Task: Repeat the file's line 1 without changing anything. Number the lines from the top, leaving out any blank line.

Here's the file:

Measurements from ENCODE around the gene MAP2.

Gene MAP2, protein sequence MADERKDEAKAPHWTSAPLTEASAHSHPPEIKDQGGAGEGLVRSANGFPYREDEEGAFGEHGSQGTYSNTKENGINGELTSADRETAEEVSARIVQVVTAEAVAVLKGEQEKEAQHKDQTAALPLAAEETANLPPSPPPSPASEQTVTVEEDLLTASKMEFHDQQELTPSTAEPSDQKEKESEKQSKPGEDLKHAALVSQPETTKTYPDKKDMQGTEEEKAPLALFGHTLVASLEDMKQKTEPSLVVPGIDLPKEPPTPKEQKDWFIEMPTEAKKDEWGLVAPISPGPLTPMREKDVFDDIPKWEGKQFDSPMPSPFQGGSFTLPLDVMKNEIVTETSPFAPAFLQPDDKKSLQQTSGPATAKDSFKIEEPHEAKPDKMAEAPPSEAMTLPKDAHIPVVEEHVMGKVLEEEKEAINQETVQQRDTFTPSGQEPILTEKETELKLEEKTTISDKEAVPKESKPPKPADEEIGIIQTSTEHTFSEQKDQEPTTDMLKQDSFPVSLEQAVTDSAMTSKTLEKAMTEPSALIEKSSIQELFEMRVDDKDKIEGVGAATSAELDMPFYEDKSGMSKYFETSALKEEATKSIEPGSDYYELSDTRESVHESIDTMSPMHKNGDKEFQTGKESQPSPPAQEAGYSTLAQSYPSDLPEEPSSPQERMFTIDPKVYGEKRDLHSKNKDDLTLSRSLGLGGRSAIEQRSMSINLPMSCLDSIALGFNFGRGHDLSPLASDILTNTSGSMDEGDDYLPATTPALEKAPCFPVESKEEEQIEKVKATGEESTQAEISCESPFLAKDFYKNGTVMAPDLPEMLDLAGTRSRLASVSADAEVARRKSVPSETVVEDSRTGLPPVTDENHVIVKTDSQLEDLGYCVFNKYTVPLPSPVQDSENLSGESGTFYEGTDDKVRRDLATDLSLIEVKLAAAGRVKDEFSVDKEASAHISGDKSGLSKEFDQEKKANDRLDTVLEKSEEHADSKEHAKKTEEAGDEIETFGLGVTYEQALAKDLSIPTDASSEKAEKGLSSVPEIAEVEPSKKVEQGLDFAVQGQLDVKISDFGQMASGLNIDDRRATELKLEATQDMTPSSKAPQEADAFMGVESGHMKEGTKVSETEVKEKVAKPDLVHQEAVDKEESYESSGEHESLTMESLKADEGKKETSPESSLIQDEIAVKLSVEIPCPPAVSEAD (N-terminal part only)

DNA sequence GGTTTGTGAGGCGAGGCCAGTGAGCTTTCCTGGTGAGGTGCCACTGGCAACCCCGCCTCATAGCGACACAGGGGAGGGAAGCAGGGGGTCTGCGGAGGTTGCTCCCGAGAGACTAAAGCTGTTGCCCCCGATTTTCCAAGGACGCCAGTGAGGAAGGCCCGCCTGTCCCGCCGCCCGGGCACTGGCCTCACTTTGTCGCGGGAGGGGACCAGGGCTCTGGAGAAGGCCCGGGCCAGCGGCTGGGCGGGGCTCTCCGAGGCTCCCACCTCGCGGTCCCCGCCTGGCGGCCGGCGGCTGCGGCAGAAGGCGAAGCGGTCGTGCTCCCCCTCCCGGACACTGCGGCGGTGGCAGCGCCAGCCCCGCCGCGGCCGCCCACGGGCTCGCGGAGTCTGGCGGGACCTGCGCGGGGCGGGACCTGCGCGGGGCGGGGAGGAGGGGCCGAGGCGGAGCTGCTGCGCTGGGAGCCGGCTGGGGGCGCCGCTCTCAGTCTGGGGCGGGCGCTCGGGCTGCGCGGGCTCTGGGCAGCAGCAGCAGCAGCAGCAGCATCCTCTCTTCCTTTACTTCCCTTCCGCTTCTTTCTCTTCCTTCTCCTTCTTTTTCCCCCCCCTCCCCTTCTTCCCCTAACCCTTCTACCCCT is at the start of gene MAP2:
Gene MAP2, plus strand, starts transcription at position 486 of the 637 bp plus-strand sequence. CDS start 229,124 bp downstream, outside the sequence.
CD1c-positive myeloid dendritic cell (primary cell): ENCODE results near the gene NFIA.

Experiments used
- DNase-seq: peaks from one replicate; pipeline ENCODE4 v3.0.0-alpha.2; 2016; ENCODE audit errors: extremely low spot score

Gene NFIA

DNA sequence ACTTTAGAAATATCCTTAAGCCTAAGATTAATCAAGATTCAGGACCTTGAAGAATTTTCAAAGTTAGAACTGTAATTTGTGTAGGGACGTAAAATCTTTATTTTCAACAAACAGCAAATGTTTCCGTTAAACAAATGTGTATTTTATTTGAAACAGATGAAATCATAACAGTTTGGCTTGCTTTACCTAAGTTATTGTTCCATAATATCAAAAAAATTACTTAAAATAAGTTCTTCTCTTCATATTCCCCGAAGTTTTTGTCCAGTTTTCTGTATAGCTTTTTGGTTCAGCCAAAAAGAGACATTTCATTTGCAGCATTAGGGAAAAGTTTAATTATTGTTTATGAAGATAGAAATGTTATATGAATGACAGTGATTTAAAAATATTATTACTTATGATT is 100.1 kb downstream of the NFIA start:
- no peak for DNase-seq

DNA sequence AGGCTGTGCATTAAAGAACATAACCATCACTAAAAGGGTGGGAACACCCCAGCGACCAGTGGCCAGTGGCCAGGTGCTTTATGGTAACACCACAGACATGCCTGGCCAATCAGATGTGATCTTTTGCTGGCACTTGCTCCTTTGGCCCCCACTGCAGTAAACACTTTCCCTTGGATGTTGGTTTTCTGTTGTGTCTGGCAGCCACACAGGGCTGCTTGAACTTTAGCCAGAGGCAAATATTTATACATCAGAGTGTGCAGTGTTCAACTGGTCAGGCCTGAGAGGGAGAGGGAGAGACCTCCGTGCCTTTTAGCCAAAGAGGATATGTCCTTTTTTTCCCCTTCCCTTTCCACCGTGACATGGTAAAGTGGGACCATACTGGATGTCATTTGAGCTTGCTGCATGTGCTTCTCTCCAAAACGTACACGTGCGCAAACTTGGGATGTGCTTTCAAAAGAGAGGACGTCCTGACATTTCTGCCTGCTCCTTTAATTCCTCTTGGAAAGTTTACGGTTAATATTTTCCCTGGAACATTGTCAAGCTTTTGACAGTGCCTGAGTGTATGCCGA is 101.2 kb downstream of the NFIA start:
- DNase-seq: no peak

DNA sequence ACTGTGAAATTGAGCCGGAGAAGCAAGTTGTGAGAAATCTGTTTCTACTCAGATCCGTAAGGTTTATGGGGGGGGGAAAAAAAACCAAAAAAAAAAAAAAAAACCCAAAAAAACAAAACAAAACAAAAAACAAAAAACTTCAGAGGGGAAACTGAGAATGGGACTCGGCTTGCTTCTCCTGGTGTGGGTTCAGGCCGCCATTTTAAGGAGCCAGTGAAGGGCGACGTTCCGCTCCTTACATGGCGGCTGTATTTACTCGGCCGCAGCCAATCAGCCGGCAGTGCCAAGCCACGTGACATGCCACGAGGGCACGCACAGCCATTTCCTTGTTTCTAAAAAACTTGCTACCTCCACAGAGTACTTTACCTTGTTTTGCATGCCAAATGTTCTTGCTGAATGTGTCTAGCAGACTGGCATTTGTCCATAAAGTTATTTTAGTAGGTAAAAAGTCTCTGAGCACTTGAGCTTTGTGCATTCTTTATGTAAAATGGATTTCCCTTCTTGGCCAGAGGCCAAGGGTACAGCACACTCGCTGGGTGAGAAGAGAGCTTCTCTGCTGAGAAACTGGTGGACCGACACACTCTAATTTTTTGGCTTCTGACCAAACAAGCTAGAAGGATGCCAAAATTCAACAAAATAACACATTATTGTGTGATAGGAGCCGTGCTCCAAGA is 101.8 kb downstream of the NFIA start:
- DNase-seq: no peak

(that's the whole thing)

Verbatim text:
Measurements from ENCODE around the gene MAP2.